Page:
A decline in industrial manufacturing and industry in the United States has not meant a decline in inventiveness in the United States. This is especially true when it comes to beer and robots. Coming out of the home brewing revival in the 1970s was also a revival of the D.I.Y.(Do It Yourself) mindset. It took a while for D.I.Y. beer and D.I.Y. robots to meet up, but finally, we are there. Sadly, most beer LAUNCHING robots can still only fire commercially produced canned beer, and not home brew. However, these two hobbies come very close with robots such as Wired’s Beer Robot – a robot kegerator.

The engineers over @ took a keg and tap, an Arduino, an RFID reader, and an iPad and turned them into an amazing kegerator robot. The device not only tracks who’s been drinking but also tracks information about the beer as it’s poured, including the temperature and ratings of recently poured drinks (so you’ll know when the keg is on a roll). They even put together a bookmarklet to monitor and track the keg remotely.



It should be noted that the recent wave of D.I.Y. robot building has even taken the term “home brew” to describe many garage style hobbies. This term is often used to describe a hobby interest that comes from a technical or industrial field, but is made at home, such as home brew computers, home brew robots, and even engines. This is further proof of the connection between beer and robots.

One great moment of inspiration and promotion of home brew robotics was when the Late Show with David Letterman had a special guest: the Beer Launching Fridge. Also, the beer launching robot’s maker, John W. Cornwell, Duke University graduate. The Beer Launching Fridge that Mr. Cornwell invented launches beer up to 20 feet, and is remote controlled. In a blog post, Mr. Cornwall expressed the possibility that he may make his Beer Launching Fridge commercially available, and with improvements: the new design would allow a user to swivel the robotic armature with the remote, effectively aiming the launcher.

The phenomenon of beer and robots is not only confined to the garage and DIY inventors. Asahi has built a little robotic bartender that stores and pours beer. This invention can be seen at the following link: This robot seems to be built more for cuteness than efficiency, though. It takes about three and a half minutes for it to pour a beer, and it spills some, too.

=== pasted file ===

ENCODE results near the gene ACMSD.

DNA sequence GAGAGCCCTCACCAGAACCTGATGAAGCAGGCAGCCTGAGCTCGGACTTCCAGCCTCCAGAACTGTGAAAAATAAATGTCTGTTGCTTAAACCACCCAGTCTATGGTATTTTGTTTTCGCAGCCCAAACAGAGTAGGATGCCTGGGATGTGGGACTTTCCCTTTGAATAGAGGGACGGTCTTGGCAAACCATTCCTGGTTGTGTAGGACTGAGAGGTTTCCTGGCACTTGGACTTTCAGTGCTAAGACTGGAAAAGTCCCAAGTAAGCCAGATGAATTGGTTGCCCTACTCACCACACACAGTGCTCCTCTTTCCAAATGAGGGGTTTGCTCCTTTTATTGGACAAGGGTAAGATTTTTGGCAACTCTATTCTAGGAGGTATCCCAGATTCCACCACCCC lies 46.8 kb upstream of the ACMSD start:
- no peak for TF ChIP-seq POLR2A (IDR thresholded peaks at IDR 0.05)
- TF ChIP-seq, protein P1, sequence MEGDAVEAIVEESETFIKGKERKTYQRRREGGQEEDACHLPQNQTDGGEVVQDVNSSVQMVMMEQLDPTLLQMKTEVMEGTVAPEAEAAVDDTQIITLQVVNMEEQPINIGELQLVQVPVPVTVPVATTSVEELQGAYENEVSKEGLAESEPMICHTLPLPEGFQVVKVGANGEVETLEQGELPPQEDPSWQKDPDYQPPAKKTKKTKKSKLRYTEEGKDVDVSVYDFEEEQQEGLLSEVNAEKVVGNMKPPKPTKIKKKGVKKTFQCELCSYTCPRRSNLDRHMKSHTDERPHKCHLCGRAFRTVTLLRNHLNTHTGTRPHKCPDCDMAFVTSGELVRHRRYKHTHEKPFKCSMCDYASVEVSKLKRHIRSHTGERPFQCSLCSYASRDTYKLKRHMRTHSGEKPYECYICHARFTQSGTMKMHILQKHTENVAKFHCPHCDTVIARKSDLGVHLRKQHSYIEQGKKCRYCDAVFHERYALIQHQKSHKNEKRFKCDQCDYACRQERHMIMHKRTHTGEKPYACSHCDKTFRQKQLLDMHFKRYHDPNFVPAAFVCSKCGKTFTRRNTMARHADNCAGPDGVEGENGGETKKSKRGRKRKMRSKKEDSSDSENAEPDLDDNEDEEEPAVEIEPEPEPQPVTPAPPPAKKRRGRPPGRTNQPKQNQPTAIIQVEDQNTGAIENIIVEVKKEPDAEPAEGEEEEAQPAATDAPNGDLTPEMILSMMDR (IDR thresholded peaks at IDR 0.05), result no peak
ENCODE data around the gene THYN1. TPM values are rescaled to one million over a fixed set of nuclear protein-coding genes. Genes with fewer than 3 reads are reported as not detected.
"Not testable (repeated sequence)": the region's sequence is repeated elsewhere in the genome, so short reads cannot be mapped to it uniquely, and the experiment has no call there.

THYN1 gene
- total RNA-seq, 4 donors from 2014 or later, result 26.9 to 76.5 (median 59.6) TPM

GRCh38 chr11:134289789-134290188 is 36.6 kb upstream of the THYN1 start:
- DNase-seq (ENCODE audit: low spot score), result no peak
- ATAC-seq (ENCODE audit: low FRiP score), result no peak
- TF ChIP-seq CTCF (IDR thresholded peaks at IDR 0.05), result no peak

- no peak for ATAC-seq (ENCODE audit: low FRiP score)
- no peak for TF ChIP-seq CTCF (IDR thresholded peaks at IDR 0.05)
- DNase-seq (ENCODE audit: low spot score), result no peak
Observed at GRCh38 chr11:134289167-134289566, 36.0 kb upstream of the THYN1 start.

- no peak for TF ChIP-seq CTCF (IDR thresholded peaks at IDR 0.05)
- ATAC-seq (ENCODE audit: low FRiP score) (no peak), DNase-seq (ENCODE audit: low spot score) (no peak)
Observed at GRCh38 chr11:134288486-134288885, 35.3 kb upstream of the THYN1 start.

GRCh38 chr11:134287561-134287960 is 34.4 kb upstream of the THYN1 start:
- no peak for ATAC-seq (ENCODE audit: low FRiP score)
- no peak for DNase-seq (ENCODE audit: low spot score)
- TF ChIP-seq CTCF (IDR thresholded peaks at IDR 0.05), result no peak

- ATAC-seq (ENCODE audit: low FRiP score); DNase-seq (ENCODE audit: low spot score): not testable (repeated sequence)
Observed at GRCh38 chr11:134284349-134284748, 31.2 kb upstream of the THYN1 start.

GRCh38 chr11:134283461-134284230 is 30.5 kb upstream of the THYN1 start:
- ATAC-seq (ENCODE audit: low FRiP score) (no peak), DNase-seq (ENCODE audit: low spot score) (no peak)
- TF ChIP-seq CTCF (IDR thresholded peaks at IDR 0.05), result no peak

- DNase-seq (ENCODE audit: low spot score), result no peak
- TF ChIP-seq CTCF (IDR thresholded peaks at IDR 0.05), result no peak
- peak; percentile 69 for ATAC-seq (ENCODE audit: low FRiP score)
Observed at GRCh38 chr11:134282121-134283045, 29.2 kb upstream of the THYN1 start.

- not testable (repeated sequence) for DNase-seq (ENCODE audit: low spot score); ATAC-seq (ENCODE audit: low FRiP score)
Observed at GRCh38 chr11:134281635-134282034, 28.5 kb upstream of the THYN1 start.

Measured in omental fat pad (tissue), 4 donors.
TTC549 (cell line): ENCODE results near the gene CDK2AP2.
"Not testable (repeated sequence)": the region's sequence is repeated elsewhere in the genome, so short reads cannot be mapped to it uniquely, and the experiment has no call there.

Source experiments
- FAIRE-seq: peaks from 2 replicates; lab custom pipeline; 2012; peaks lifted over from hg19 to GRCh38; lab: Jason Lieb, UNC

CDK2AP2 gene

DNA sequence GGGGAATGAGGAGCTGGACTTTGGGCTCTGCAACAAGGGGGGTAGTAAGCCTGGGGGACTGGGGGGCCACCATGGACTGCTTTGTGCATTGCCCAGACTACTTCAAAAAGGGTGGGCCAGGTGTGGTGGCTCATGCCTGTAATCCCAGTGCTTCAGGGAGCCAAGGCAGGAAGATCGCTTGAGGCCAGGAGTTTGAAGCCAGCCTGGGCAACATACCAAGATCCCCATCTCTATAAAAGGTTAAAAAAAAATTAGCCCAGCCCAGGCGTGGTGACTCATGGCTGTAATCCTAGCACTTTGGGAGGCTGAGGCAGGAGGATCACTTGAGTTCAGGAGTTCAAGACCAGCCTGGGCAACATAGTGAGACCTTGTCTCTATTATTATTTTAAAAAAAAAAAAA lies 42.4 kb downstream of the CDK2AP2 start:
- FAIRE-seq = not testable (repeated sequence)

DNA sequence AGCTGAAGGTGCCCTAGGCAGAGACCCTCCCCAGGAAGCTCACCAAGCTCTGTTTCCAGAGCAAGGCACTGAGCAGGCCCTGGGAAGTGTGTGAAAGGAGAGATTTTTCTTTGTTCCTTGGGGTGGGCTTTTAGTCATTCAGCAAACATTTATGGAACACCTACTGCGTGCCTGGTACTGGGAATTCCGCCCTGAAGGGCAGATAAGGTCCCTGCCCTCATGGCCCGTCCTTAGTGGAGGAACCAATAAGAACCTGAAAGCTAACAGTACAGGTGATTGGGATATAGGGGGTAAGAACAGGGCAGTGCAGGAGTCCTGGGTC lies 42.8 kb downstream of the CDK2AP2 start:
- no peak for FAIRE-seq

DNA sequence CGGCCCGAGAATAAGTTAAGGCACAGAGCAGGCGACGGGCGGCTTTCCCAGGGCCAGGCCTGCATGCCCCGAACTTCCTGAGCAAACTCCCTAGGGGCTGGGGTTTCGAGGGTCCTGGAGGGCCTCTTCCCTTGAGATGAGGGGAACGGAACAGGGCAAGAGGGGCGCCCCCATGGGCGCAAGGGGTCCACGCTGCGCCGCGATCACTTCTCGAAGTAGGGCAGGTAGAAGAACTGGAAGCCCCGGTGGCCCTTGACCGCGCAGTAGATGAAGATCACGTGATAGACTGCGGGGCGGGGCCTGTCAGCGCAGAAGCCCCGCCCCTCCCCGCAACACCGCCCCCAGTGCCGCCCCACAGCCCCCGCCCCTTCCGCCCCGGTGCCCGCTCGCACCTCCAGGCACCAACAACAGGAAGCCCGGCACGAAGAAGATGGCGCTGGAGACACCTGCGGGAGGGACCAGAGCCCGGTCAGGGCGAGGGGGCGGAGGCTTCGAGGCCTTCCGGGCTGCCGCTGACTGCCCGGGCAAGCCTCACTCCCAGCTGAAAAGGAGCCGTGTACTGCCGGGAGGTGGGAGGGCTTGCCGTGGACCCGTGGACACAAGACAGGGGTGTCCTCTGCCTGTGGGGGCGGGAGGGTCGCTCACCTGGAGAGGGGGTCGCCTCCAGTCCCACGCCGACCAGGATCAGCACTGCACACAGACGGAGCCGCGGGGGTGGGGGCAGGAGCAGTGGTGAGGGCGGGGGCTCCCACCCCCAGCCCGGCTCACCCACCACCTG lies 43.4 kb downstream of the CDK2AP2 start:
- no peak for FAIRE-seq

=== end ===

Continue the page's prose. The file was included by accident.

One great take on the beer launcher is a mechanical unit which is foot pump operated. The ‘Ultimate Tailgating Machine’ holds 12 cans of beer and was the final group project for three student of a Design Class at U of I. See it in action at the following link: Brought to the world by Dan Larson, Justin Tobin, and Steve Walker.

As we can see, beer, kegerators and robotics are a great combination, with potential for great fun.

A New Year for Football and Kegerators

After a night spent celebrating on New Year’s Eve, for many New Year’s Day is a day to sleep late, deal with a hangover from the night before and then spend the day watching college football. For those that enjoy a few beers along with football viewing, or are planning to have a get-together to continue the celebration on this day off (whether to watch football or simply relax), tapping the kegerator is a part of this first day of the year.

Football and Kegerators

If you hosted a party the night before and didn’t own a kegerator, you may also be spending the day cleaning up lots of bottles and cans from the drinks imbibed by your guests during your New Year’s Eve festivities. And you also may be out of beer, which would mean you’d either have to watch football without being able to have a cold beer, or you’d have to run to the store to buy some more.

But if you own a kegerator, chances are that you still have enough beer left to enjoy a drink or two while watching the games, and you also don’t have a lot to clean up, other than maybe a few cups or mugs. So, all that’s left to do on this first day of the new year is to relax and to enjoy.